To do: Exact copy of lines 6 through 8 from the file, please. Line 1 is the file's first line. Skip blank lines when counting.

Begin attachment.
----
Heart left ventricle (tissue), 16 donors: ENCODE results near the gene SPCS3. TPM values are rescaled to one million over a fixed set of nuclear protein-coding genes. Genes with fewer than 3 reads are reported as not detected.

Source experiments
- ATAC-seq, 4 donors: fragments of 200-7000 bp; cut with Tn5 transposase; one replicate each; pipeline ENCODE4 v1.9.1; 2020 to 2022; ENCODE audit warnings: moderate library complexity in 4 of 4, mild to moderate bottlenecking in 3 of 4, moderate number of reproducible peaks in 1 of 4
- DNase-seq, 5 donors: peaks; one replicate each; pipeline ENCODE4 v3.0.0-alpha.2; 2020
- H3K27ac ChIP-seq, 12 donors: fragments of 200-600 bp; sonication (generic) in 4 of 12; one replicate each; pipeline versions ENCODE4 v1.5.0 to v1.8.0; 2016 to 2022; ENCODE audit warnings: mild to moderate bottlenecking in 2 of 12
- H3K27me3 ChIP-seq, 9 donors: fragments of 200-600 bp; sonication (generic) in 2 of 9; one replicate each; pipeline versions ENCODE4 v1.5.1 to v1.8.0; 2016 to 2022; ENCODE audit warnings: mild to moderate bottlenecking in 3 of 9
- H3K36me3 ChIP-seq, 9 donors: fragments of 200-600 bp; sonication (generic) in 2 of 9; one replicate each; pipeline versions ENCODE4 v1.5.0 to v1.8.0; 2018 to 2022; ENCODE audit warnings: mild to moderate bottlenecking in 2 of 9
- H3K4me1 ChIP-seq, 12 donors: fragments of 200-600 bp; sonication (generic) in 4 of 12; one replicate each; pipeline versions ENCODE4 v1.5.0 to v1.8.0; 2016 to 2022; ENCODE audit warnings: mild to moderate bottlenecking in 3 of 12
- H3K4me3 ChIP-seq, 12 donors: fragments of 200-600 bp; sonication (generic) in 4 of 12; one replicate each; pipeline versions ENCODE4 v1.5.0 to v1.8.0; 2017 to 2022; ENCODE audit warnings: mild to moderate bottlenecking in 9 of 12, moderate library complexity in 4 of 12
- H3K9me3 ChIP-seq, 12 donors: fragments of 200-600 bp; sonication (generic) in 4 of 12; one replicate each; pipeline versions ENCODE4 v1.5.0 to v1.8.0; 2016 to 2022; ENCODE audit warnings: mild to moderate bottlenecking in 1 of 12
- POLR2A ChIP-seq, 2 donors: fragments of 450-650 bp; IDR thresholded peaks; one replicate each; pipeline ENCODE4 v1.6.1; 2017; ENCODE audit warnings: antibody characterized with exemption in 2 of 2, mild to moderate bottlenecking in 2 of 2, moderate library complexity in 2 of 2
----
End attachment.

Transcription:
- H3K27me3 ChIP-seq, 9 donors: fragments of 200-600 bp; sonication (generic) in 2 of 9; one replicate each; pipeline versions ENCODE4 v1.5.1 to v1.8.0; 2016 to 2022; ENCODE audit warnings: mild to moderate bottlenecking in 3 of 9
- H3K36me3 ChIP-seq, 9 donors: fragments of 200-600 bp; sonication (generic) in 2 of 9; one replicate each; pipeline versions ENCODE4 v1.5.0 to v1.8.0; 2018 to 2022; ENCODE audit warnings: mild to moderate bottlenecking in 2 of 9
- H3K4me1 ChIP-seq, 12 donors: fragments of 200-600 bp; sonication (generic) in 4 of 12; one replicate each; pipeline versions ENCODE4 v1.5.0 to v1.8.0; 2016 to 2022; ENCODE audit warnings: mild to moderate bottlenecking in 3 of 12